Cliff’s Take: Returning to Normal Won’t Be So Simple

Ready or Not, America is Reopening

The author(s)

  • Clifford Young President, US, Public Affairs
Get in touch
Cliff's Take Banner

 

There is anticipation in the air that things are returning to normal.  Many states have already lifted many restrictions; still others are beginning to do so.  This, though, does not mean things actually will return to status quo ante.  I might be able to get a legal haircut next week in Potomac, Maryland.  But this is not normality, in my mind.

Why?

Simply put, the way we see the world has been significantly altered as a result of COVID-19.  Americans see risks everywhere.  We will be using masks, social distancing in public, standing in line for services never before deserving of long lines, shying away from large crowds, among other activities.  The health crisis has left an indelible imprint on our cognitive landscape.

Below I detail the most important data of the week.

  1. Spring is here: breaking the rules! Last week, I noted that people are beginning to poke their heads out; it is spring after all. Most states have begun to lift their restrictions.  I wanted to share non-polling aggregate cellphone (mobility) data from the Ipsos Biosurveillance Atlas. Look at how we have begun to venture out over the last month.  Some differences: Americans in the South and less urban areas are bolder about ignoring social distancing measures than their coastal urban counterparts. Biosurveillance

     

  2. To school or not to school? For parents like me, the yuuuuge question is whether schools—of the non-virtual variety—will even open this fall.  A strong majority of parents and teachers think school will happen.  But there is much trepidation, especially if a vaccine does not exist by then.  So, will schools open or not? We will see. Concerns about school reopening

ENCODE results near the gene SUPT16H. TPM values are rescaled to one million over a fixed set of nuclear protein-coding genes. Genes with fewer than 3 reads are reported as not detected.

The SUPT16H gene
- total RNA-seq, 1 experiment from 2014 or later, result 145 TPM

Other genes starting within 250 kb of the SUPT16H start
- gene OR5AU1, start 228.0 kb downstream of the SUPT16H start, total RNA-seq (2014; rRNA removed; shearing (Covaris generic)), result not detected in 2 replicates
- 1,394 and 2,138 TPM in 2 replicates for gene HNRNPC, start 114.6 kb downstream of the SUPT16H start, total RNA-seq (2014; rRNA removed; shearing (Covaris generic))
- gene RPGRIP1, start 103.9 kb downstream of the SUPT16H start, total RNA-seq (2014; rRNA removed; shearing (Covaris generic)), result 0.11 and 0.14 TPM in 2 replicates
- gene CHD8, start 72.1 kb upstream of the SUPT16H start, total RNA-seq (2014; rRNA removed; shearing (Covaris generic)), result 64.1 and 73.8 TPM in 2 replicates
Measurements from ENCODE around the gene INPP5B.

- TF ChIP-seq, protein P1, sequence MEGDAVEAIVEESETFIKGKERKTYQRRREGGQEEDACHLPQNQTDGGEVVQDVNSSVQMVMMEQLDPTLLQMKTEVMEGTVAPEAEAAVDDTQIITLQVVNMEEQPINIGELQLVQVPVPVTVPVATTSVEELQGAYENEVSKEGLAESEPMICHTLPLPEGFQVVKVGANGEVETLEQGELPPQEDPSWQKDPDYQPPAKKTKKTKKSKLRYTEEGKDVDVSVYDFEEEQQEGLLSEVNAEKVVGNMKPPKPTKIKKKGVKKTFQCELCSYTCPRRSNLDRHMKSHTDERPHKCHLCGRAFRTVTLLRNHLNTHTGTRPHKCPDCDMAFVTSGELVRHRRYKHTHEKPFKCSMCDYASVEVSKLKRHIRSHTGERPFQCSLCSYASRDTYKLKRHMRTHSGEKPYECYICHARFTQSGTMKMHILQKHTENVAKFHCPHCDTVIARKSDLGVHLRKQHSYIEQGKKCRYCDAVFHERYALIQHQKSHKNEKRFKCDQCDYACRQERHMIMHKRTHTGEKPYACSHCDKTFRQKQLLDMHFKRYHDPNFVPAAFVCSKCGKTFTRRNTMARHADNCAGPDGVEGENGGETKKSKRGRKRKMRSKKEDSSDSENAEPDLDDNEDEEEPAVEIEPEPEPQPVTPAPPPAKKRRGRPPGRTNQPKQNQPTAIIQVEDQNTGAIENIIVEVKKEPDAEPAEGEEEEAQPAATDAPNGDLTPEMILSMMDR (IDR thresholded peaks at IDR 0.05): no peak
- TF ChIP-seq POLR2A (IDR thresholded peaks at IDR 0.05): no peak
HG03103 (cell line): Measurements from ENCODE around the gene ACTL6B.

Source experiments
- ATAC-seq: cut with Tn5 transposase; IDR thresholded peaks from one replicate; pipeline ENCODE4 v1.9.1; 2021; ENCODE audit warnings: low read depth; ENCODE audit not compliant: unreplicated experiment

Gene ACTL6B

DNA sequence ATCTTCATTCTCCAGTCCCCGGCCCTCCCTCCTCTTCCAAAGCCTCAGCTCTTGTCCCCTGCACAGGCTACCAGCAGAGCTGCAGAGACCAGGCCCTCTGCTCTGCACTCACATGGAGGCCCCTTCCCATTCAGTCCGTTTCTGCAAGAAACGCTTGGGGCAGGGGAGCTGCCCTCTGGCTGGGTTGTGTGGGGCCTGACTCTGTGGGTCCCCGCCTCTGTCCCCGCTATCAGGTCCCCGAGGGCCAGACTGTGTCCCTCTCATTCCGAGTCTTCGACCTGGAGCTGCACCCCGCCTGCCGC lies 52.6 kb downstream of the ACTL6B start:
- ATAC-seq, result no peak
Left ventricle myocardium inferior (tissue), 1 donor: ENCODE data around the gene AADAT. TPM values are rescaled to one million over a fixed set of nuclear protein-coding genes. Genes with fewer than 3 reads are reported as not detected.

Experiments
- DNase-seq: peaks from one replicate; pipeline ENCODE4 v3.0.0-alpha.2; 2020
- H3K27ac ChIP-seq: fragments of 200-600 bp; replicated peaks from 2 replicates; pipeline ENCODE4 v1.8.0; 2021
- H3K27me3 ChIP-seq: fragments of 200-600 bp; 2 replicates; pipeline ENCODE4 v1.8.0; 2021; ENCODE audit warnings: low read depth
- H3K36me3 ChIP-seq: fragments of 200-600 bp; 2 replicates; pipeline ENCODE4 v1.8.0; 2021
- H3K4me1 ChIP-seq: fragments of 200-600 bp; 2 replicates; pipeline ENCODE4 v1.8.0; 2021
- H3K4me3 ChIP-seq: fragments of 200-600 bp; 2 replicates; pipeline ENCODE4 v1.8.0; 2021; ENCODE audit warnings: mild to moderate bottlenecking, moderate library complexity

3. Socially distancing children, really? Keeping children socially distanced is, well, an impossible task—this goes from pre-K through 12th grade.  I can attest unequivocally from personal experience.  Most parents and teachers agree with me.  In my opinion, school will be a free-for-all without a vaccine.  Social control and kindergartners; no parties and college students. Think about it.  Unlikely socially distant children

     

  4. Only three states matter: mixed messages. Only three states will really matter in 2020: Wisconsin, Michigan, and Pennsylvania. Our leading indicators, however, are contradictory at best. Biden leads in the horse race matchup in each of these key swing states. Trump has strong approval numbers. What’s the deal? Still lots of uncertainty as COVID-19 and the 2020 general election play a game of chicken. Swing state views on Biden and Trumo

     

  5. China as Trump’s bogeyman. Trump is master of “pump priming” his base by designating clear external enemies.  China is shaping up to be just that foil.  A significant plurality of Americans see COVID-19 as something concocted in a petri dish by humans.  And many see China as the culprit: Republicans more so; Democrats less. Trump’s strategy is clear. Blame for coronavirus falls on China

     

For a nice summary of the above, take a look at my most recent POTUS radio interview.   As always, be safe and be sane.

For more information, please contact:

Clifford Young

President, U.S.
Public Affairs
+1 202 420-2016
clifford.young@ipsos.com

About Ipsos

Ipsos is now the third largest market research company in the world, present in 90 markets and employing more than 18,000 people.

Our research professionals, analysts and scientists have built unique multi-specialist capabilities that provide powerful insights into the actions, opinions and motivations of citizens, consumers, patients, customers or employees. Our 75 business solutions are based on primary data coming from our surveys, social media monitoring, and qualitative or observational techniques.

“Game Changers” — our tagline — summarizes our ambition to help our 5,000 clients to navigate more easily our deeply changing world.

The author(s)

  • Clifford Young President, US, Public Affairs

Society